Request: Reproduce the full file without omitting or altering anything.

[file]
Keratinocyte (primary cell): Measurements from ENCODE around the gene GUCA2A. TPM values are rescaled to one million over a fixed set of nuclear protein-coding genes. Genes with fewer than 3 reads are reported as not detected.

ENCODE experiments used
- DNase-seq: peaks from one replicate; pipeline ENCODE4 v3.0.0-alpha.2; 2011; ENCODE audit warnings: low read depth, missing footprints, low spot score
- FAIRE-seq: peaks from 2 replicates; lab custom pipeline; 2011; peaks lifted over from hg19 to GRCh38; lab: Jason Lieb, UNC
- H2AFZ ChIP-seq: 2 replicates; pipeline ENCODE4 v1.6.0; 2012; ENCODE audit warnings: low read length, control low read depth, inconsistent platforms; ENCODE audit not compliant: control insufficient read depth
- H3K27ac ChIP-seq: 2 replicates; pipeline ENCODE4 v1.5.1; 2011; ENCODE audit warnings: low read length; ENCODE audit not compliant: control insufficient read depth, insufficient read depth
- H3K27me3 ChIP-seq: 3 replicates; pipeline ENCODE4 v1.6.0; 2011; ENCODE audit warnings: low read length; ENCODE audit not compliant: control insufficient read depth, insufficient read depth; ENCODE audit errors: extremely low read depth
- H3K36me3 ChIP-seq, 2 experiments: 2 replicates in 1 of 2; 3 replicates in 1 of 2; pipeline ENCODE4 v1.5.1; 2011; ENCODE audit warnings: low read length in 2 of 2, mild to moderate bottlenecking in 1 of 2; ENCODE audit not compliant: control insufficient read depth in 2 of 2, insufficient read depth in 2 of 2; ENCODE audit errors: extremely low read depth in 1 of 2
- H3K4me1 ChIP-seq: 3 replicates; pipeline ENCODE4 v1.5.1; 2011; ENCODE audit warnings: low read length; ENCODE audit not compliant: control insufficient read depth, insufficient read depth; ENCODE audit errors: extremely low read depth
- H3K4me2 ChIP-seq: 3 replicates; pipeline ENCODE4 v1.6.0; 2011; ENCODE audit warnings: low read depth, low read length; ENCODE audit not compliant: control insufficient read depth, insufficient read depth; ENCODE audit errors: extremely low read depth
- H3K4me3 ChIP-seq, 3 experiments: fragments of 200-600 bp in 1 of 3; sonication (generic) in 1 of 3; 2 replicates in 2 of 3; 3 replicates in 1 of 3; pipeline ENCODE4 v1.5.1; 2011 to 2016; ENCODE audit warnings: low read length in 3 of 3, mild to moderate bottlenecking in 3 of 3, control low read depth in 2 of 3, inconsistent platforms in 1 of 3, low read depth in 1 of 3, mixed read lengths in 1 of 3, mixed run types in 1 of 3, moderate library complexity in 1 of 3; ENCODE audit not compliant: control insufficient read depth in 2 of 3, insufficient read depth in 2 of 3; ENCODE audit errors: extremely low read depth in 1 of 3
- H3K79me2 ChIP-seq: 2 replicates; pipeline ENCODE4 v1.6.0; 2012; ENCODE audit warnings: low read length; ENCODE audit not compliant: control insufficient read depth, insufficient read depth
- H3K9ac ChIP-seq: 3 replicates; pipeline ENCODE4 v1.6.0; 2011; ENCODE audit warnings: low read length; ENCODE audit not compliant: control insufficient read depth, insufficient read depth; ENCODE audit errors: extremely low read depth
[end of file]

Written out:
Keratinocyte (primary cell): Measurements from ENCODE around the gene GUCA2A. TPM values are rescaled to one million over a fixed set of nuclear protein-coding genes. Genes with fewer than 3 reads are reported as not detected.

ENCODE experiments used
- DNase-seq: peaks from one replicate; pipeline ENCODE4 v3.0.0-alpha.2; 2011; ENCODE audit warnings: low read depth, missing footprints, low spot score
- FAIRE-seq: peaks from 2 replicates; lab custom pipeline; 2011; peaks lifted over from hg19 to GRCh38; lab: Jason Lieb, UNC
- H2AFZ ChIP-seq: 2 replicates; pipeline ENCODE4 v1.6.0; 2012; ENCODE audit warnings: low read length, control low read depth, inconsistent platforms; ENCODE audit not compliant: control insufficient read depth
- H3K27ac ChIP-seq: 2 replicates; pipeline ENCODE4 v1.5.1; 2011; ENCODE audit warnings: low read length; ENCODE audit not compliant: control insufficient read depth, insufficient read depth
- H3K27me3 ChIP-seq: 3 replicates; pipeline ENCODE4 v1.6.0; 2011; ENCODE audit warnings: low read length; ENCODE audit not compliant: control insufficient read depth, insufficient read depth; ENCODE audit errors: extremely low read depth
- H3K36me3 ChIP-seq, 2 experiments: 2 replicates in 1 of 2; 3 replicates in 1 of 2; pipeline ENCODE4 v1.5.1; 2011; ENCODE audit warnings: low read length in 2 of 2, mild to moderate bottlenecking in 1 of 2; ENCODE audit not compliant: control insufficient read depth in 2 of 2, insufficient read depth in 2 of 2; ENCODE audit errors: extremely low read depth in 1 of 2
- H3K4me1 ChIP-seq: 3 replicates; pipeline ENCODE4 v1.5.1; 2011; ENCODE audit warnings: low read length; ENCODE audit not compliant: control insufficient read depth, insufficient read depth; ENCODE audit errors: extremely low read depth
- H3K4me2 ChIP-seq: 3 replicates; pipeline ENCODE4 v1.6.0; 2011; ENCODE audit warnings: low read depth, low read length; ENCODE audit not compliant: control insufficient read depth, insufficient read depth; ENCODE audit errors: extremely low read depth
- H3K4me3 ChIP-seq, 3 experiments: fragments of 200-600 bp in 1 of 3; sonication (generic) in 1 of 3; 2 replicates in 2 of 3; 3 replicates in 1 of 3; pipeline ENCODE4 v1.5.1; 2011 to 2016; ENCODE audit warnings: low read length in 3 of 3, mild to moderate bottlenecking in 3 of 3, control low read depth in 2 of 3, inconsistent platforms in 1 of 3, low read depth in 1 of 3, mixed read lengths in 1 of 3, mixed run types in 1 of 3, moderate library complexity in 1 of 3; ENCODE audit not compliant: control insufficient read depth in 2 of 3, insufficient read depth in 2 of 3; ENCODE audit errors: extremely low read depth in 1 of 3
- H3K79me2 ChIP-seq: 2 replicates; pipeline ENCODE4 v1.6.0; 2012; ENCODE audit warnings: low read length; ENCODE audit not compliant: control insufficient read depth, insufficient read depth
- H3K9ac ChIP-seq: 3 replicates; pipeline ENCODE4 v1.6.0; 2011; ENCODE audit warnings: low read length; ENCODE audit not compliant: control insufficient read depth, insufficient read depth; ENCODE audit errors: extremely low read depth